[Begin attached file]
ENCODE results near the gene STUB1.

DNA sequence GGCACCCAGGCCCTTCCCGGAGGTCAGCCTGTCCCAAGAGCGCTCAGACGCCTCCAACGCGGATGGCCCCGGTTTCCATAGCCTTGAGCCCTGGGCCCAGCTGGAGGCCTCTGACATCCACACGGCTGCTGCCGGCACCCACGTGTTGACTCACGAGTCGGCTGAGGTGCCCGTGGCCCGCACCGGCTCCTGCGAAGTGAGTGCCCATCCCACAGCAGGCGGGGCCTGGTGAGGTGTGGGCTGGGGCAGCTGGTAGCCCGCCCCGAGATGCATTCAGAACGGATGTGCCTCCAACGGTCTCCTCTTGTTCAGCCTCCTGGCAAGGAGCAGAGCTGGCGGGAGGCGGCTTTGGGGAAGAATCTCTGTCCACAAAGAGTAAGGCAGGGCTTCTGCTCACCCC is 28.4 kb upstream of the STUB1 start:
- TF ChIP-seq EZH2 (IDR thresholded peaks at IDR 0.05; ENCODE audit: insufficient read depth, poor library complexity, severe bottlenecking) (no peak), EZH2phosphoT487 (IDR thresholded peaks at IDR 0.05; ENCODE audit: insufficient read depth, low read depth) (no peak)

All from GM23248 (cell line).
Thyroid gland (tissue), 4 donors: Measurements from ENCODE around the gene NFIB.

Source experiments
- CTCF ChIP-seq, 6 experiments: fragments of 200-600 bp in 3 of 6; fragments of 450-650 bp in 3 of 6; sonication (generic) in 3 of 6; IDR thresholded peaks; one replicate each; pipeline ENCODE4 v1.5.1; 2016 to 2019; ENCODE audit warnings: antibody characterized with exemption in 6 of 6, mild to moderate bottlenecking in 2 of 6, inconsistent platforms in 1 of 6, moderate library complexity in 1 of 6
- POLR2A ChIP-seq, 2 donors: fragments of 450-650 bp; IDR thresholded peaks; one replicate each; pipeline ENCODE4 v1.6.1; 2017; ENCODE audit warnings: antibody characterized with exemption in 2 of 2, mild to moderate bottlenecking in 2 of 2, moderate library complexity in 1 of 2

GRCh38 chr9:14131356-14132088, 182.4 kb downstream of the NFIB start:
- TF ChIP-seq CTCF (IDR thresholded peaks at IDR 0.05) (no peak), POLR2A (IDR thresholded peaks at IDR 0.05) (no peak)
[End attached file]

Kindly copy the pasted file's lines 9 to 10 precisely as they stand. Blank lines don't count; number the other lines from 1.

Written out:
GRCh38 chr9:14131356-14132088, 182.4 kb downstream of the NFIB start:
- TF ChIP-seq CTCF (IDR thresholded peaks at IDR 0.05) (no peak), POLR2A (IDR thresholded peaks at IDR 0.05) (no peak)